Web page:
Kro-Hi-Kro-Hi-Kro-Kro-Kro and Exhibit Opening

6:00 PM

Kro-Hi-Kro-Hi-Kro-Kro-KroThe Brazos Valley Museum of Natural History proudly presents Dr. David Afriyie Donkor, in Kro-Hi-Kro-Hi-Kro-Kro-Kro: A Poetic-Folkloric Celebration of Kente on Tuesday, April 12th, at 6 pm.   His performance celebrates the opening of the National Endowment for the Humanities exhibit: Wrapped in Pride: Ghanaian Kente and African American Identity, is free to the general  public, and will be followed by a reception.  The exhibit will be on display at the Museum from April 12 – August 11, 2011.  This beautiful exhibition explores the art of making kente cloth, its symbolism in the cultures of Africa, and its expression of identity in African American communities.

Dr. Donkor, an assistant professor in Performance and Africana Studies at Texas A&M University, studied at the School of Performing Arts, University of Ghana, Minnesota State University at Mankato, and then as a Gwendolyn Carter Doctoral Fellow at Northwestern University, Illinois. His research areas straddle Africana Theatre, Performance, Popular Culture and Folklore.

He has adapted and directed folktales, personal narratives and literature for the stage in productions such as, "Spiders and Spirits: Tale of Two Tricksters" (in collaboration with UC Riverside Dance Scholar/Performer Priya Srinivasan); "Two Takes on Hurricane Katrina"; "Strange and Bitter Fruit" a memorial to victims of the 1906 Springfield Missouri lynching; and his own one-person show, "A Travelers Tale" on migration and memory.  He has worked as an actor/director with the resident theater company of the University of Ghana and with Penumbra Theater Company in Saint Paul Minnesota. Dr. Donkor  is also a recipient of the Entertainment Critics and Reviewers Association of Ghana (ECRAG) Talent award for his acting role in the film" Shoeshine Boy" and for writing the theme song of the same film.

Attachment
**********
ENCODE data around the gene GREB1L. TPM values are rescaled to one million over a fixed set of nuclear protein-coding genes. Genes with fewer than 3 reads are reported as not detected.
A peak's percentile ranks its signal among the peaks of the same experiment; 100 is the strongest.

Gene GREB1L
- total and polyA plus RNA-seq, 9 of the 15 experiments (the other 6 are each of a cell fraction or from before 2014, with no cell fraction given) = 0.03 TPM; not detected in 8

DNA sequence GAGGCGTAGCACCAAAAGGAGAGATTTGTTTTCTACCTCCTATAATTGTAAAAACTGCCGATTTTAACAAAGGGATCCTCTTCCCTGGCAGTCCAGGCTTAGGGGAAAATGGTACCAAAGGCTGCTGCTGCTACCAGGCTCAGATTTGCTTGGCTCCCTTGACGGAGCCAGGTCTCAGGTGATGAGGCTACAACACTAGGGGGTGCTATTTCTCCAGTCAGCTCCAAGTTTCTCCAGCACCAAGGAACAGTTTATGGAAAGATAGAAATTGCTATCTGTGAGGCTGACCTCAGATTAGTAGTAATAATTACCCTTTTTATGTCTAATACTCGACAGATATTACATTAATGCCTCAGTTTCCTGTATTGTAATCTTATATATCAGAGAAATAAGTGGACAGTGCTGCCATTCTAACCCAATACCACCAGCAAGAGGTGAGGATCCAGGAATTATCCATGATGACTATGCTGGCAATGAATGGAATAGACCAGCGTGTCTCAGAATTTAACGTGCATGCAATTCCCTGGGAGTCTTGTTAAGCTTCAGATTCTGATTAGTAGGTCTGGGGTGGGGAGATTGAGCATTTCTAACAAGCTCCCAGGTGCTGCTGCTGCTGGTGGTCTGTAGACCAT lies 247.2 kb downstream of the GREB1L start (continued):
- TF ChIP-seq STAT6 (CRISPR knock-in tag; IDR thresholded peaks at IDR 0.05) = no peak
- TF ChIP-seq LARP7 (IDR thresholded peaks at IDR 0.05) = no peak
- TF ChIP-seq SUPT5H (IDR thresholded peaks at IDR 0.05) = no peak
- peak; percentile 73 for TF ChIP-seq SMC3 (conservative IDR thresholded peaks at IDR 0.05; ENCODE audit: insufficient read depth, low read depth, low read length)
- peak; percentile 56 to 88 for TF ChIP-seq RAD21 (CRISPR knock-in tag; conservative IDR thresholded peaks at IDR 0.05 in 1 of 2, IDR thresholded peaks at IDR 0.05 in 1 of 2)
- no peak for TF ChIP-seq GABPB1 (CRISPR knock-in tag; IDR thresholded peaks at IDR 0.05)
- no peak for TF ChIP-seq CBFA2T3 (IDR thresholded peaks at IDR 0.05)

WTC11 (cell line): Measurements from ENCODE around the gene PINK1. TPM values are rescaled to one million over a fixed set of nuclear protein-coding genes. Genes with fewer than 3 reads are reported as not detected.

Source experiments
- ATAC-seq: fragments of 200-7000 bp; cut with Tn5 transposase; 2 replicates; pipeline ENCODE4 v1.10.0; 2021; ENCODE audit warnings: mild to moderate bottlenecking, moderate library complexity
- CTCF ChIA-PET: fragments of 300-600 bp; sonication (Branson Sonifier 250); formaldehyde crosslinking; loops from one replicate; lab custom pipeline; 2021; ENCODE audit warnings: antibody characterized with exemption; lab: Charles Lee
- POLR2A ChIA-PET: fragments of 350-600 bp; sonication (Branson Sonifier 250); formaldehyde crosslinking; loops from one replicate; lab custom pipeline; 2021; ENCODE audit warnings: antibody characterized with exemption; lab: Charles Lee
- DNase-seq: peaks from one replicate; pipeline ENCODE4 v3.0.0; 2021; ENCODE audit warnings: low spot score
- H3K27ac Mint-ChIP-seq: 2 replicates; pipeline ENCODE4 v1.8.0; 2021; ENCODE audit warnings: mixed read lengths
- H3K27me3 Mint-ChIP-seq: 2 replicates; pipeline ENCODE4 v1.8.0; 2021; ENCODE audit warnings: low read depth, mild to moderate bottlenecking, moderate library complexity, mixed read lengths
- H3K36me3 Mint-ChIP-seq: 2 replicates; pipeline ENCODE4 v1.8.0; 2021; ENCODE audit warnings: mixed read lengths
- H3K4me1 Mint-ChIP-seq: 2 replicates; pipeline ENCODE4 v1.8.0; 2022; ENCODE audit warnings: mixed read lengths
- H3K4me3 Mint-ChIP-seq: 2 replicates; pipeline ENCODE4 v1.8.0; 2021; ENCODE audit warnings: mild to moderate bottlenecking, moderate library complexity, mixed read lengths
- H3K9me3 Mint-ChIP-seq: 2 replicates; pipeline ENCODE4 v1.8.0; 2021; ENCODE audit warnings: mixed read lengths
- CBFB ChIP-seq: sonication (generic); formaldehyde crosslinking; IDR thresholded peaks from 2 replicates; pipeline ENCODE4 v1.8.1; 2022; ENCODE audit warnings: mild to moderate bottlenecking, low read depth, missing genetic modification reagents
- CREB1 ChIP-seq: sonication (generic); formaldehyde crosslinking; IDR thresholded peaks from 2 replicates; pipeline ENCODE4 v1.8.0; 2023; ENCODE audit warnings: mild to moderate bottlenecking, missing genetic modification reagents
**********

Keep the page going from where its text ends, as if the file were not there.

Wrapped in Pride cloth
Visitors to Wrapped in Pride will begin by exploring kente weaving traditions and seeing extraordinary examples of historic and contemporary kente—including some specifically set out for visitors to touch—and numerous objects incorporating its patterns. The exhibition also considers how kente of the Asante and Ewe cultures came to be used throughout Africa as garment and ceremonial cloth.

The brightly colored, geometrically patterned cloth called kente, made by the Asante (uh SAHN tee) peoples of Ghana and the Ewe (AY vay) peoples of Ghana and Togo, is the best known of all African textiles. In African American communities across the United States, kente is much more than mere cloth: it is a symbol of African pride and a powerful cultural icon.  Kente has its origins in the former Gold Coast of West Africa as festive dress for special occasions—traditionally worn by men as a kind of toga and by women as upper and lower wrappers. Over the past forty years, as kente’s popularity has blossomed, the cloth has been used in hats, ties, bags, shoes, jewelry, and many other accessories worn on both sides of the Atlantic.

Photographs and video depicting the use of kente in contexts ranging from religious to commercial tell how this traditional art form was transmitted across an ocean, and how it changed as it was embraced around the world as an expression of African cultural identity and pride, worn by the likes of W. E. B. Du Bois, Muhammad Ali, Spike Lee, and Nelson Mandela, among others.

Wrapped in Pride: Ghanaian Kente and African American Identity was made possible in part through Hotel Tax Revenue funded from the City of College Station through the Arts Council of Brazos Valley, through underwriting provided by the William Knox Holt Foundation and by NEH on the Road, a special initiative of the National Endowment for the Humanities This version of the exhibition was developed by the UCLA Fowler Museum of Cultural History, Los Angeles, California, based on an earlier exhibition co-organized with the Newark Museum, Newark, New Jersey.